Intra-articular fibrocartilage is also present, for example, in the temporomandibular joint and between vertebrae. Injury and degeneration can also occur to the intra-articular fibrocartilage in these other joints.

Another common site of soft tissue injury and degeneration is the rotator cuff in the shoulder. The rotator cuff comprises the tendons that attach muscles to a bone in the shoulder. Where one of the tendons is thin, delaminated or frayed to the point that surgical repair or reconstruction is necessary, the damaged tendon can be reinforced with graft tissue or with an orthopaedic implant.

A variety of orthopaedic implants are available for treating damaged soft tissue at a joint site. One commercially available orthopaedic implant is the RESTORE orthobiologic implant. The RESTORE orthobiologic implant comprises layers of small intestine submucosa. The commercial RESTORE product is typically sold in the form of a thin circular sheet with a diameter of about 2.5 inches in diameter. Other shapes and sizes of RESTORE orthobiologic implants can be used. In addition, the surgeon can cut the commercial RESTORE product intra-operatively to the desired shape and size. The RESTORE implant is used in treating rotator cuff injuries.

Orthopaedic implants for treatment of damaged menisci are disclosed in the following U.S. Pat. Nos.: 6,042,610; 5,735,903; 5,681,353; 5,306,311; 5,108,438; 5,007,934; and 4,880,429.

SUMMARY OF THE INVENTION

Orthopaedic implants useful in approximating, repair or regeneration of fibrocartilage are disclosed in the following applications for U.S. patent application Ser. No. 10/195,794 entitled “Meniscus Regeneration Device and Method”; Ser. No. 10/195,719 entitled “Devices from Naturally Occurring Biologically Derived Materials”; Ser. No. 10/195,347 entitled “Cartilage Repair Apparatus and Method”; Ser. No. 10/195,344 entitled “Unitary Surgical Device and Method”; Ser. No. 10/195,341 entitled “Hybrid Biologic/Synthetic Porous Extracellular Matrix Scaffolds”; Ser. No. 10/195,606 entitled “Cartilage Repair and Regeneration Device and Method”; Ser. No. 10/195,354 entitled “Porous Extracellular Matrix Scaffold and Method”; Ser. No. 10/195,334 entitled “Cartilage Repair and Regeneration Scaffolds and Method”; Ser. No. 10/195,633 entitled “Porous Delivery Scaffold and Method”, each of which is assigned to the same assignee as the present application, each of which was filed on Jul. 15, 2002, and each of which is hereby incorporated by reference herein. Cross reference is also made to U.S. patent application Ser. No. 10/172,347 entitled “Hybrid Biologic-Synthetic Bioabsorbable Scaffolds” which was filed on Jun. 14, 2002, which is assigned to the same assignee as the present application, and which is incorporated by reference herein. Additional orthopaedic implants are disclosed in U.S. Pat. No. 6,176,880, entitled “Tissue Grant Construct for Replacement of Cartilaginous Structures” and U.S. patent application Ser. Nos. 09/767,345 and 09/767,346 of the same title, both filed on Jan. 23, 2001 and claiming priority to U.S. Pat. No. 6,176,880, which are incorporated by reference herein.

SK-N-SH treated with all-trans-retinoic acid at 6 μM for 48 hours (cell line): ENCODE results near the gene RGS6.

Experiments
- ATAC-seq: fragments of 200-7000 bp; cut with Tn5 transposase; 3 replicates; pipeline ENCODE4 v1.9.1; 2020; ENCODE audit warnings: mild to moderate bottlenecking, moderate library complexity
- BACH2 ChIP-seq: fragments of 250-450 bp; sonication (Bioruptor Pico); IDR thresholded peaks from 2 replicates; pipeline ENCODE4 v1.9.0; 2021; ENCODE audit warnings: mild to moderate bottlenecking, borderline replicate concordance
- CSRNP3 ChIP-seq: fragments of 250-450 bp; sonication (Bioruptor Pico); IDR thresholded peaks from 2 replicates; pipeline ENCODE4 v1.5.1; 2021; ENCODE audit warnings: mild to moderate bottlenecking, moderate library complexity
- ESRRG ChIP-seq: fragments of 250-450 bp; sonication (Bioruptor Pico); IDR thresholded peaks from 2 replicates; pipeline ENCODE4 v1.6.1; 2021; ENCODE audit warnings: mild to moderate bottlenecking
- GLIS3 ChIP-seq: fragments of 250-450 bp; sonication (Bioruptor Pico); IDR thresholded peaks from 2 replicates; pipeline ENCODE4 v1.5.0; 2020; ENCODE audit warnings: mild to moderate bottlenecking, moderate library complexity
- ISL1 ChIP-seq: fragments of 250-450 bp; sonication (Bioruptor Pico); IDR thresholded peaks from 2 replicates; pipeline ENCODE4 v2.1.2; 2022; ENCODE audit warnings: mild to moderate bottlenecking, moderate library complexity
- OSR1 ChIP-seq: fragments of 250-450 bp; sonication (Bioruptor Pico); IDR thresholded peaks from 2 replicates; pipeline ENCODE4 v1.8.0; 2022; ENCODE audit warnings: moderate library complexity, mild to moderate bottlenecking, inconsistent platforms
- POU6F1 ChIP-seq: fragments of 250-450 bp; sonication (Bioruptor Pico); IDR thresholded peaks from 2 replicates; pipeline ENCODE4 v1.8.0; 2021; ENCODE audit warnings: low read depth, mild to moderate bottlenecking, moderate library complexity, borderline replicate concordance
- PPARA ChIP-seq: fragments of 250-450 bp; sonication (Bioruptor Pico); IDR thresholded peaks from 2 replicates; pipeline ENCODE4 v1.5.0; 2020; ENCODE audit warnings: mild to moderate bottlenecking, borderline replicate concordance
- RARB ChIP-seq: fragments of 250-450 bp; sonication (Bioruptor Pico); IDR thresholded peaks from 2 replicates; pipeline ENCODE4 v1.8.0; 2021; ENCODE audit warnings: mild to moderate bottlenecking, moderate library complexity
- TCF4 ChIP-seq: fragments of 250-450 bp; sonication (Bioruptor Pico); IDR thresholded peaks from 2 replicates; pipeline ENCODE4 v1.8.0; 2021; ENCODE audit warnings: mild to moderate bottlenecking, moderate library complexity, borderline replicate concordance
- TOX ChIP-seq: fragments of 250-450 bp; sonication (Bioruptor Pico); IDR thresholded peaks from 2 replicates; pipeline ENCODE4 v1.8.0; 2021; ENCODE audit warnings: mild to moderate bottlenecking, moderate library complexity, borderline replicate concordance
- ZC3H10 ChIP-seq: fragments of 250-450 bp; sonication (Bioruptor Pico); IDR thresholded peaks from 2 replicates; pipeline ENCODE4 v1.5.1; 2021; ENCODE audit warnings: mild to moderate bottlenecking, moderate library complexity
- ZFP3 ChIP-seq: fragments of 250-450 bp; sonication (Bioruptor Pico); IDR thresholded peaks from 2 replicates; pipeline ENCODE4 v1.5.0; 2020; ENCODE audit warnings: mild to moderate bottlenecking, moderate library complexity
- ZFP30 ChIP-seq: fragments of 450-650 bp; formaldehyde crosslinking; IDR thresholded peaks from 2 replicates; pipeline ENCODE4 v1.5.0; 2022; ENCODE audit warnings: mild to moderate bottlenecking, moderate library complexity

As used herein “implant” is intended to mean any device that is intended to be implanted at a damaged tissue site for the approximation, repair or regeneration of tissue at the damaged tissue site. “Orthopaedic implant” is intended to mean any device that is intended to be implanted at a joint site for the approximation, repair or regeneration of soft tissue at the joint site. While “implant” and “orthopaedic implant” are intended to include all of the devices identified in the preceding paragraph and commercial devices such as the RESTORE™ orthobiologic implant, “implant” and “orthopaedic implant” should not be limited to these particular devices or to any particular material unless expressly set forth in the claims. For example, “implant” and “orthopaedic implant” as used herein are intended to include devices made from synthetic sources, from purified natural fibers as well as devices made from naturally occurring tissue. An implant may comprise a tissue scaffold, patch or graft (including autografts, allografts and hetergrafts), for example. In addition, “implant” and “orthopaedic implant” are intended to include such devices either alone or in combination with bioactive agents, biologically-derived agents, cells, a biological lubricant, a biocompatible synthetic or a biocompatible inorganic material, for example.

Materials forming orthopaedic implants can find use in other parts of the body as well. Accordingly, the term “implant” is intended to mean such materials regardless of their intended end use.